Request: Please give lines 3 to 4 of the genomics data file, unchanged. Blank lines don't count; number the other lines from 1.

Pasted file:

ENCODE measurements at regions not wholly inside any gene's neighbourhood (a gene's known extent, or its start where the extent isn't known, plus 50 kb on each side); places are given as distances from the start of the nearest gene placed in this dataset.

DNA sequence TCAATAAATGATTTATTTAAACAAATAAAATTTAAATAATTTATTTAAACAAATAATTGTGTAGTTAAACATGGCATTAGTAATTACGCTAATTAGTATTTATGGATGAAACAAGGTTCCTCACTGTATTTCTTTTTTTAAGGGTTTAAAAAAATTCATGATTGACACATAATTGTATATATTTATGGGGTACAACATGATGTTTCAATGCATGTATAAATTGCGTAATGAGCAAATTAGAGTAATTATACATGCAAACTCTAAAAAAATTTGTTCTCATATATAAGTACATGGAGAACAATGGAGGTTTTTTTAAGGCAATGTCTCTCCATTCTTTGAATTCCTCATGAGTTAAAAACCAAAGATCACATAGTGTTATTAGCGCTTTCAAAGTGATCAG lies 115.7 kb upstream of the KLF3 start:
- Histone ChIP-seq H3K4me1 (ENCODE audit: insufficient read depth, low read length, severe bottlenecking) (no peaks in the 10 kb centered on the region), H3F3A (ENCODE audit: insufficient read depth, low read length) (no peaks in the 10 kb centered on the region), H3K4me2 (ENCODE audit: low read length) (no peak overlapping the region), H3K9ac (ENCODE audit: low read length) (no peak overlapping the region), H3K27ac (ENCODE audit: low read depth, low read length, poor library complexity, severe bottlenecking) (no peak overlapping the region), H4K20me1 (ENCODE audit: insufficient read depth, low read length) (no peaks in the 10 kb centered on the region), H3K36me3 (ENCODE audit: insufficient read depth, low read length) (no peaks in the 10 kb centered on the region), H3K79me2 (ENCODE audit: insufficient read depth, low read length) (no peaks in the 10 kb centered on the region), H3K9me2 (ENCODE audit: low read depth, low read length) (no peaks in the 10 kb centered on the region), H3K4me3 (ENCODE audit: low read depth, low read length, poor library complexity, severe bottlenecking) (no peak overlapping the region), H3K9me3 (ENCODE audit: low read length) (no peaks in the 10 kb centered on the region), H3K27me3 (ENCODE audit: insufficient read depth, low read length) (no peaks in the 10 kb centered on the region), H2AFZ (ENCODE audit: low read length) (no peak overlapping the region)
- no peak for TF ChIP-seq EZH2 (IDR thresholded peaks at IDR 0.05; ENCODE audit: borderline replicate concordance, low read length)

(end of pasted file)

- Histone ChIP-seq H3K4me1 (ENCODE audit: insufficient read depth, low read length, severe bottlenecking) (no peaks in the 10 kb centered on the region), H3F3A (ENCODE audit: insufficient read depth, low read length) (no peaks in the 10 kb centered on the region), H3K4me2 (ENCODE audit: low read length) (no peak overlapping the region), H3K9ac (ENCODE audit: low read length) (no peak overlapping the region), H3K27ac (ENCODE audit: low read depth, low read length, poor library complexity, severe bottlenecking) (no peak overlapping the region), H4K20me1 (ENCODE audit: insufficient read depth, low read length) (no peaks in the 10 kb centered on the region), H3K36me3 (ENCODE audit: insufficient read depth, low read length) (no peaks in the 10 kb centered on the region), H3K79me2 (ENCODE audit: insufficient read depth, low read length) (no peaks in the 10 kb centered on the region), H3K9me2 (ENCODE audit: low read depth, low read length) (no peaks in the 10 kb centered on the region), H3K4me3 (ENCODE audit: low read depth, low read length, poor library complexity, severe bottlenecking) (no peak overlapping the region), H3K9me3 (ENCODE audit: low read length) (no peaks in the 10 kb centered on the region), H3K27me3 (ENCODE audit: insufficient read depth, low read length) (no peaks in the 10 kb centered on the region), H2AFZ (ENCODE audit: low read length) (no peak overlapping the region)
- no peak for TF ChIP-seq EZH2 (IDR thresholded peaks at IDR 0.05; ENCODE audit: borderline replicate concordance, low read length)